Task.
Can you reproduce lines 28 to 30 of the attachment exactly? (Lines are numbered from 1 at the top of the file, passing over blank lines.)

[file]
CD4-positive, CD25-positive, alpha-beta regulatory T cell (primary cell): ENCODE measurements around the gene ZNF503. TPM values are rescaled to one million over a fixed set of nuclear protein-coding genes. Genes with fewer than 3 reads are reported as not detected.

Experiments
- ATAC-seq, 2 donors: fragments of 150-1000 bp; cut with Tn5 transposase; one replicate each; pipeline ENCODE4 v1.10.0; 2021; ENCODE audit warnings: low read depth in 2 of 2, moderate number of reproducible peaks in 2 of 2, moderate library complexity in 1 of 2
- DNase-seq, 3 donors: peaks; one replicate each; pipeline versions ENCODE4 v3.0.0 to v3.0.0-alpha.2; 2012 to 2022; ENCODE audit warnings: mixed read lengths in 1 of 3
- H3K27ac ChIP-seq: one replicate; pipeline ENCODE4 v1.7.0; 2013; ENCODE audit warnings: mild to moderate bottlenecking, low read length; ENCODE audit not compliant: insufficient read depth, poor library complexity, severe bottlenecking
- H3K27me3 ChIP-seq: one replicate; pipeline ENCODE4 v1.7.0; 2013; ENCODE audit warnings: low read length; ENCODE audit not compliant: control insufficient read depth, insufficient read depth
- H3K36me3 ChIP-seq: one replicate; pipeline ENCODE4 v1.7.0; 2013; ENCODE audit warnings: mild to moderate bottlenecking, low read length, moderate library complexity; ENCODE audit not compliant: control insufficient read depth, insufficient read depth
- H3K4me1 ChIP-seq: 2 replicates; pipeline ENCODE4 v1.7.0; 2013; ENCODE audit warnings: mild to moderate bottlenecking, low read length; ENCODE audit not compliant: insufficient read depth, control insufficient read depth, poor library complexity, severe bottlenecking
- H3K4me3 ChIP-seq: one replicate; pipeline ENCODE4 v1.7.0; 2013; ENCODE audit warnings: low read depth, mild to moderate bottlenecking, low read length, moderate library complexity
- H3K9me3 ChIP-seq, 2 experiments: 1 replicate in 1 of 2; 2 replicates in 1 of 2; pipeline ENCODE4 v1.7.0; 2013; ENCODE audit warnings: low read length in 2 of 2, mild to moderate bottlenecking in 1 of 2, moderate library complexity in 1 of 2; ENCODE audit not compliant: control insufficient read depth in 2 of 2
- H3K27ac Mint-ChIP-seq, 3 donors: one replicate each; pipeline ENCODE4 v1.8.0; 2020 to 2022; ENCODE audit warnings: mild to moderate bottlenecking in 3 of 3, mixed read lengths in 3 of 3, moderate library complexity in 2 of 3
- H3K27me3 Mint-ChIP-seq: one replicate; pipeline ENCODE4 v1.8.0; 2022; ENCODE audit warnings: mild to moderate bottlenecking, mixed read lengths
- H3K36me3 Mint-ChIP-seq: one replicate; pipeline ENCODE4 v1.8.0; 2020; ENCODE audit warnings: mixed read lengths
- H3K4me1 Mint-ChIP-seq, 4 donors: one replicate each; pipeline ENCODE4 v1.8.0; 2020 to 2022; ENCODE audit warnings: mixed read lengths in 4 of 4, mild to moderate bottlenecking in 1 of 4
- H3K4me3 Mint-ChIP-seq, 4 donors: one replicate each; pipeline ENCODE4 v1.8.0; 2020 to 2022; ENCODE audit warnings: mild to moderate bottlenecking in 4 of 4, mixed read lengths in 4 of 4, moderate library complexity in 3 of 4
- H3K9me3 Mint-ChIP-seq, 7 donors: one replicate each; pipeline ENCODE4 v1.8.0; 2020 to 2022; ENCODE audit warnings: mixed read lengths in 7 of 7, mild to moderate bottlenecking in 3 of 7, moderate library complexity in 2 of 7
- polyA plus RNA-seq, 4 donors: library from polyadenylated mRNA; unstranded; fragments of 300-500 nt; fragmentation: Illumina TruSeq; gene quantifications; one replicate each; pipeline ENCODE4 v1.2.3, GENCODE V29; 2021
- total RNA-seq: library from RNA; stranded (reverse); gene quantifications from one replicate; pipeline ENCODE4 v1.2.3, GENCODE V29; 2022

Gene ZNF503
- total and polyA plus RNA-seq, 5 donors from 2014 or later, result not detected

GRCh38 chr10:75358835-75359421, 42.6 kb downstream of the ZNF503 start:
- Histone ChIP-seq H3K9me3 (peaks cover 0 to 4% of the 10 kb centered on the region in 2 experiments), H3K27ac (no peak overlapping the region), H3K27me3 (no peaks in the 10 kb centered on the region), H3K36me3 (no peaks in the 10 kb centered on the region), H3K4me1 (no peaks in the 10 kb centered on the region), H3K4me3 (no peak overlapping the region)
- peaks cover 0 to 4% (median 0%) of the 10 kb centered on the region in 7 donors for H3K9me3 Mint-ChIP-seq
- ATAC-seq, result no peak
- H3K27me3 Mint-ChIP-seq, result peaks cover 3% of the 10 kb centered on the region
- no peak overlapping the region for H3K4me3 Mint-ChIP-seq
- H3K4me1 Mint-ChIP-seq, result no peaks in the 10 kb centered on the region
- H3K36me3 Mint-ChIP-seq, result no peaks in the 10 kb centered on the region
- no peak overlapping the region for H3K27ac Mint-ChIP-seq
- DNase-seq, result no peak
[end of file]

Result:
- H3K36me3 Mint-ChIP-seq, result no peaks in the 10 kb centered on the region
- no peak overlapping the region for H3K27ac Mint-ChIP-seq
- DNase-seq, result no peak